10 August 2018
Brexit: The Legal Process and its Implications for the UK and the EU
The UK has long been seen as a 'semi-detached' member of the EU. It joined the EEC late and has been seen as disengaged from some of the political elements of the EU project. Politically, the Brexit referendum divided the UK down the middle. London, Scotland and Northern Ireland, together with several major cities, voted to remain. Younger and better educated voters voted to remain, older and less well educated voted to leave. In many cases, while the adverse impact of 'uncontrolled' immigration was said to be a key factor, those districts with high numbers of migrants voted to remain and those with low numbers voted to leave. The UK has an essentially political rather than a legal constitution and the Conservative government, although containing a majority of members who campaigned to remain, committed itself to implementing Brexit as an inescapable political imperative. They seemed to largely ignore the impact of Brexit on the EU as a whole and politically the EU27 reacted by demanding that the UK receive no concessions, partly as just desserts for its 'desertion' and partly to ensure that there would be no emulation by Eurosceptic populists in other states.
This course seeks to go behind the politics and explore the legal implications. In the UK it has proved necessary to litigate whether it is the Government, acting under the Royal prerogative, or Parliament, as the generally accepted sovereign power in the state, which can implement the notification under Art 50 TEU, and also the extent to which Parliament must approve the terms of a Brexit treaty. This in turn has raised major issues relating to the effectiveness of the UK's constitution and whether it respects the rule of law. In the EU, there are legal issues over the direct effect of Art 20 TFEU which confers EU citizenship and how effect can be given to the post-Brexit arrangements.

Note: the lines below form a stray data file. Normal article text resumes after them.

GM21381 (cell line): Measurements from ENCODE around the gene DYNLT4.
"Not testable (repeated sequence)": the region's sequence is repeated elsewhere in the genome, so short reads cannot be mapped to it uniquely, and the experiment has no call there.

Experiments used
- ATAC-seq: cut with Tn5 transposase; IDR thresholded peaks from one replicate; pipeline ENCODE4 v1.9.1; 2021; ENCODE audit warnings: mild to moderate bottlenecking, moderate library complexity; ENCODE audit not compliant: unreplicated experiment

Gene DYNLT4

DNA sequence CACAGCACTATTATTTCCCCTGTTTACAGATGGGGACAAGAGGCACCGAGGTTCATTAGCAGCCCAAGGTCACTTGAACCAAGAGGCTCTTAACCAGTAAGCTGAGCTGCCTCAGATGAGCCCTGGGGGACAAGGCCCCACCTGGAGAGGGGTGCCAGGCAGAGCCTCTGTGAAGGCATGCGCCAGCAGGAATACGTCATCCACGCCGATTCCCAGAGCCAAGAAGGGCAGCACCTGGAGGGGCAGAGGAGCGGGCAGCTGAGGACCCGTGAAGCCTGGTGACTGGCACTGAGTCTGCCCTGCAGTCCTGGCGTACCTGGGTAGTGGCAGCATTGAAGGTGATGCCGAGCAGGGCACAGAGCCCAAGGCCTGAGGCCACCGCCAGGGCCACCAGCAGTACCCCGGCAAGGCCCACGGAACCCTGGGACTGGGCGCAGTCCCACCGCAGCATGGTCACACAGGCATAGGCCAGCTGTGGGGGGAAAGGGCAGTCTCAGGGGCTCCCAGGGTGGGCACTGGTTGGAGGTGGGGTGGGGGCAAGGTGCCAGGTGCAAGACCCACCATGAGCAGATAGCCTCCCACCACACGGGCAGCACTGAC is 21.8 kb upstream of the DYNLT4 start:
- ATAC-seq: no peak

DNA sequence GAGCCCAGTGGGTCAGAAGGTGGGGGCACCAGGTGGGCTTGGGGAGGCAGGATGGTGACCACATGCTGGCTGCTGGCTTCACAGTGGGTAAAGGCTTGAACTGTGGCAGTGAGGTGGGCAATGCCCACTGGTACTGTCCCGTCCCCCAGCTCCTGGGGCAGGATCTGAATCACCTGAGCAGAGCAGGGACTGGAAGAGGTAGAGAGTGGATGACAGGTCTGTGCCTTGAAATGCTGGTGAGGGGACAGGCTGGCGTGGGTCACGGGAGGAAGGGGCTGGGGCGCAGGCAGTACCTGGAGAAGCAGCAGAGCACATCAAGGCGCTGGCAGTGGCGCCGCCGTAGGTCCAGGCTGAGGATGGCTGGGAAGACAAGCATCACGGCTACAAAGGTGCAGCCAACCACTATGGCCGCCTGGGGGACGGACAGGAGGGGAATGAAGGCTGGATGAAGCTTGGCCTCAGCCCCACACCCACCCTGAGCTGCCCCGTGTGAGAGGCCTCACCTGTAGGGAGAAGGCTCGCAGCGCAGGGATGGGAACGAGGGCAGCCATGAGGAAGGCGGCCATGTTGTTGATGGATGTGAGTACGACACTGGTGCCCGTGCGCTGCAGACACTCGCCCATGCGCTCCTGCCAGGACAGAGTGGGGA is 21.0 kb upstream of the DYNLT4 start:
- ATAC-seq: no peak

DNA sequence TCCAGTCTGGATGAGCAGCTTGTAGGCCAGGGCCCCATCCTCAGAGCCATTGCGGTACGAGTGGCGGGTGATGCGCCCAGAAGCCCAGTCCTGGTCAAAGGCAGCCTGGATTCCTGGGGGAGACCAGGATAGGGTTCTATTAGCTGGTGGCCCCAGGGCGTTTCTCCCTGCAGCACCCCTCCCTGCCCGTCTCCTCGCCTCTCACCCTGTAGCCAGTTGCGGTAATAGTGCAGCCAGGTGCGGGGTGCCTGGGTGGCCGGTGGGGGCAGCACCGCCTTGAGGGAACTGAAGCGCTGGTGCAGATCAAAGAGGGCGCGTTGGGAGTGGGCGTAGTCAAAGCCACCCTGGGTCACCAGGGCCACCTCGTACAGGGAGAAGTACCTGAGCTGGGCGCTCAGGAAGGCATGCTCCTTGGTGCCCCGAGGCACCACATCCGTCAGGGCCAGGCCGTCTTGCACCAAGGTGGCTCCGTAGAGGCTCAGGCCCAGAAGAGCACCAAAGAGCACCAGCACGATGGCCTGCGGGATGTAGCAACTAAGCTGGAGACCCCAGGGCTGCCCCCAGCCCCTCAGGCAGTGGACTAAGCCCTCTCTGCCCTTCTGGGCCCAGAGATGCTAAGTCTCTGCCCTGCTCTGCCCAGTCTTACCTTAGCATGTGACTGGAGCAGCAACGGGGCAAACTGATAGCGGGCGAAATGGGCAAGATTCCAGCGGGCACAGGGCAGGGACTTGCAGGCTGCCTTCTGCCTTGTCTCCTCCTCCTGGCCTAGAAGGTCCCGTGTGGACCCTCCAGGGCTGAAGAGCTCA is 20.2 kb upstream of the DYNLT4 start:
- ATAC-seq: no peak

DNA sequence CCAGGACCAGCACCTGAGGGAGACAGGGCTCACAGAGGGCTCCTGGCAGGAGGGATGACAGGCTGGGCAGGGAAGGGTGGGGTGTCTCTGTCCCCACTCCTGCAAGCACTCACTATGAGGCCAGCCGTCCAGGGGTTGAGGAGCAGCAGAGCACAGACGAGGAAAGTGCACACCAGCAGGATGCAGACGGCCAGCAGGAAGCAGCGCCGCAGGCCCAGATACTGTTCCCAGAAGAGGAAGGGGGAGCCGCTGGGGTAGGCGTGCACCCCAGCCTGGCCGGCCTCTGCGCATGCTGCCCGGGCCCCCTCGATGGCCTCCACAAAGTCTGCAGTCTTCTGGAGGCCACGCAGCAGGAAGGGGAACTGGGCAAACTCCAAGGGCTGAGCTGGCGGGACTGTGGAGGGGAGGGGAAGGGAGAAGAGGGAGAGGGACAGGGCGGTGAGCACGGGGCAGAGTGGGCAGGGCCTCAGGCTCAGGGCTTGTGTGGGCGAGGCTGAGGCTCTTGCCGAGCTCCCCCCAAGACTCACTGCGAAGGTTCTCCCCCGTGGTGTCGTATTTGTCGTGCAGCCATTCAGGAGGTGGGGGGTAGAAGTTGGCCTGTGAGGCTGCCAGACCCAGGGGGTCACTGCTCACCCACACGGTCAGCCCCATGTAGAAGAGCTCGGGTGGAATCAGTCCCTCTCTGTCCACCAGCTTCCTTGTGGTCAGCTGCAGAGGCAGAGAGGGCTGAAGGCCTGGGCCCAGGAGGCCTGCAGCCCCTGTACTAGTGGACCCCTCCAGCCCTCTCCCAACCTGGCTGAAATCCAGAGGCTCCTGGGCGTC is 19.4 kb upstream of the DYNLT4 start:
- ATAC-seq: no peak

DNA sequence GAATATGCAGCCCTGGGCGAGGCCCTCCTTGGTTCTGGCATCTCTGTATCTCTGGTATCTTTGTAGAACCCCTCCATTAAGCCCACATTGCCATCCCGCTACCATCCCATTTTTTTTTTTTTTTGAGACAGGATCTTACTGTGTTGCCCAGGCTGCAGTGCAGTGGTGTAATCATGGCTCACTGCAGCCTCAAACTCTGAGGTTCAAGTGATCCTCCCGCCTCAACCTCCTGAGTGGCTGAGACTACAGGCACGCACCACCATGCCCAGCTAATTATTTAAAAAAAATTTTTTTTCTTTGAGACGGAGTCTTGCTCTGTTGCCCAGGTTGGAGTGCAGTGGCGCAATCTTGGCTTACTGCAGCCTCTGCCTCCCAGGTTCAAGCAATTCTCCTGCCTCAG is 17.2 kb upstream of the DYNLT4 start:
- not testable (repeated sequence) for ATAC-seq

This course will critically examine the relevant UK and EU case law and also subject the statements of EU officials and Member State authorities to a critical legal analysis. This is a key area of interface between political and legal norms and standards.
Associate Professor in Legal Education
Nottingham Law School
Nottingham Trent University
Bachelor, Advanced Bachelor, Master. This course is designed for students of EU law, comparative constitutional law, politics and international relations in the context of Europe and the EU. Students should have studied a standard basic course in the law and institutions of the EU; Their study programme needs to be in the context of a law; politics; international relations or equivalent degree.
Familiarity with the basics of comparative constitutional law will be an advantage, but is not a requirement.
After this course you are able to:
1. Explain the legal implications of Brexit for the UK
2. Explain the legal implications of Brexit for the EU
3. Critically analyse the interface between the political and legal issues related to Brexit
EUR 600: The fee includes the registration fees, course materials, access to library and IT facilities, coffee/tea, lunch, and a number of social activities.
We offer several reduced fees:
€ 540 early bird discount- deadline 1 April 2018 (10%)
€ 510 partner + RU discount (15%)
€ 450 early bird + partner + RU discount (25%)